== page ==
Internal and external pressures in the last decade have pushed service providers to begin transforming their processes and adopt technology company, or “techco”, characteristics. Agile organizational structures and processes that leverage software are some initiatives companies have embarked on. Other approaches include flexible workforce, and ecosystem partnerships to create new and exciting services for customers.
For example, the APAC region is very varied in both the approach and progress of its service providers. Some of the most advanced 5G networks in the world can be found in China, Japan, and Korea, with service providers looking to deploy 5G standalone (SA), following the allocation of spectrum, whilst others in South Asia and ASEAN (Association of Southeast Asian Nations) remain focused on getting adequate coverage of 4G while working to roll out 5G.
STL Partners conducted interviews and an extensive survey as part of their research programme, asking 66 operator stakeholders for their views on where the telecommunications industry should focus its energy over the coming years, particularly in terms of driving B2B revenue growth. The research programme sought to understand each company’s perspective as well as what practical steps they are taking to face the coming challenges in their industry.
Digital transformation index: room for improvement in the move to cloud-native and edge services
Alongside the survey and interviews, STL Partners also created a digital transformation matrix based on publicly available information. Reducing the telco profiles to 13 key metrics, the benchmarking exercise focuses on several domains across the organisation: network transformation (5G SA deployment, RAN architecture, edge deployments), level of automation, cultural innovation (executive engagement, ecosystem approach). Public information was utilized to ensure the accuracy and objectivity of the data underlying the model.
The metrics can be broadly separated into two categories:
Internal capabilities: domains that are fully determined by the service provider, for example, its 5G roll-out, implementation of telco cloud, changes in organization and operations, etc.
External capabilities: domains that are influenced by how service provider engage partners and customers, for example, new services in the edge computing and private networks space.
Across the region, the level of automation, particularly within the network itself, is strong. This reflects the investment that service providers have been making in network infrastructure over the past decade – an investment that they now want to recoup through 5G SA deployment and additional revenue generation through new applications and services. Interestingly, on-premise edge services were one of the worst performing metrics, an approach that enterprises are starting to explore but service providers are still at an early stage when it comes to monetisation. To fully realize the B2B revenue opportunity, there is additional work required to expand their edge offering.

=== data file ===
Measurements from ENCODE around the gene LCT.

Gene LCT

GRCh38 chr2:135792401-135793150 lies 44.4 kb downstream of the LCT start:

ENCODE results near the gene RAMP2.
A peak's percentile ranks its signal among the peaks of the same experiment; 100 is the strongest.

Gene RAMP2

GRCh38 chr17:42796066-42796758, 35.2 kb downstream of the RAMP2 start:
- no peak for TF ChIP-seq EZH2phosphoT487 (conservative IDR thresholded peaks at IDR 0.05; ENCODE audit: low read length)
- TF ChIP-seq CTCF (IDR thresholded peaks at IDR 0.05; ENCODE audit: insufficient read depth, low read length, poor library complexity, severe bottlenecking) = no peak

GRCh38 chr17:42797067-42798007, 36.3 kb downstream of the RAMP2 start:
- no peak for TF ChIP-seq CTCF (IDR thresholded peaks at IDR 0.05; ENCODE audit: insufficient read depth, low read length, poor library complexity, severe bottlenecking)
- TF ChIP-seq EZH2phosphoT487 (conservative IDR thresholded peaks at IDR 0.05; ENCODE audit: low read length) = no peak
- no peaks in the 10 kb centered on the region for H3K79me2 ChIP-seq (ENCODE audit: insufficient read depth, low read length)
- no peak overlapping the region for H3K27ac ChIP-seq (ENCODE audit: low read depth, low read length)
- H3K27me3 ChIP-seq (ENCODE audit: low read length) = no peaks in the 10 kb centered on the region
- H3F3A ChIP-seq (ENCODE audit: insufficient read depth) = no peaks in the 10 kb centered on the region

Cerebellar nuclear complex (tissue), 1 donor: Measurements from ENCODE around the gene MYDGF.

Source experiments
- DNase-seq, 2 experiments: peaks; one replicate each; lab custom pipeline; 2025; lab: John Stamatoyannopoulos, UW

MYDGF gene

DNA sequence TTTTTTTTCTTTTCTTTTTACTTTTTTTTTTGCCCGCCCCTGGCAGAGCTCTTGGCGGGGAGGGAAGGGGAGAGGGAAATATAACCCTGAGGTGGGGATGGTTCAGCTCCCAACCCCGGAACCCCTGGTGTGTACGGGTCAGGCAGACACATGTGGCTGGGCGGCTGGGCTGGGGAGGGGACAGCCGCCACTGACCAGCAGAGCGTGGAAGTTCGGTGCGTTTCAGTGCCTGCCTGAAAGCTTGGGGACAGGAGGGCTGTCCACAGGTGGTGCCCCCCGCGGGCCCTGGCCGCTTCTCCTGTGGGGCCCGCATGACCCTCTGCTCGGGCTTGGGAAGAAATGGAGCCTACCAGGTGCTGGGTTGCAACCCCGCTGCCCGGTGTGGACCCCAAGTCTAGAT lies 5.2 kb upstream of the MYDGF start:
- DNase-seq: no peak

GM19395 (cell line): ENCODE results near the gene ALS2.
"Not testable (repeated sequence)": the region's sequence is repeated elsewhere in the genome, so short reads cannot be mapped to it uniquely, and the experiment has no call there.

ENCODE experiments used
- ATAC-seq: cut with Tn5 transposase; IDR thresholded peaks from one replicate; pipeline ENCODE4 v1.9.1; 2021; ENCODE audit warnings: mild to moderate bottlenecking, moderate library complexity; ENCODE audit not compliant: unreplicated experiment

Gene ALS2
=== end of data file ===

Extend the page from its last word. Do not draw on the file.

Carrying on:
Service provider engagement with the wider ISV ecosystem was identified as positive. Service providers are generally aware of their need to partner with ISVs who can provide the vertical expertise they lack in developing industry-specific applications. As enterprises begin to adopt next-generation network-enabled applications, the majority of the created revenue will fall in the application domain, rendering it imperative that the service providers are an active participant in this area of the value chain.
JPC, a sub-region containing Japan, China and Korea, includes many of the most mature operators from a 5G roll-out perspective, and the market is significantly more advanced than its neighbours in both internal and external capabilities. There are several service providers in these countries with mature 5G roll-outs that have strong B2B relationships and products already going through commercial cycles. Many of the learnings we highlighted as key to becoming a “techco” organization are taken from these service providers whose horizontal and agile workforce, combined with high levels of automation in the network, allow them to scale these capabilities successfully.
The scores for service providers in ASEAN and South Asia, particularly on the internal capabilities, reflect the early stages of 5G adoption in these markets and their focus on consumer mobile broadband. From STL’s research, it becomes clear that there is still revenue growth opportunity in providing coverage to areas and communities that are currently neglected by the mobile and fixed network, and that end customers (both consumer and enterprise) lag behind other regions regarding their readiness to adopt new technologies.
A report based on this research, “Transitioning to techco in APAC: priorities for success” has been written by STL Partners in conjunction with Red Hat and Intel. This report delineates the key lessons learned from the programme, leveraging insights from APAC to provide actionable steps for service providers wanting to transform their processes to attain new revenue streams and optimise profit margins.
About the author
Ben Panic is Vice President of sales for the telecommunications, media and entertainment segment for Red Hat Asia Pacific. He has led the vertical in Red Hat for the past five years and has over 27 years of experience working in operators and vendors throughout the region. Passionate about technology and its impact on the world, Panic has most recently focused on the adoption of open source technology and value creation for customers through innovation from the community. Panic expands Red Hat’s business in the region through direct and indirect channels and partners.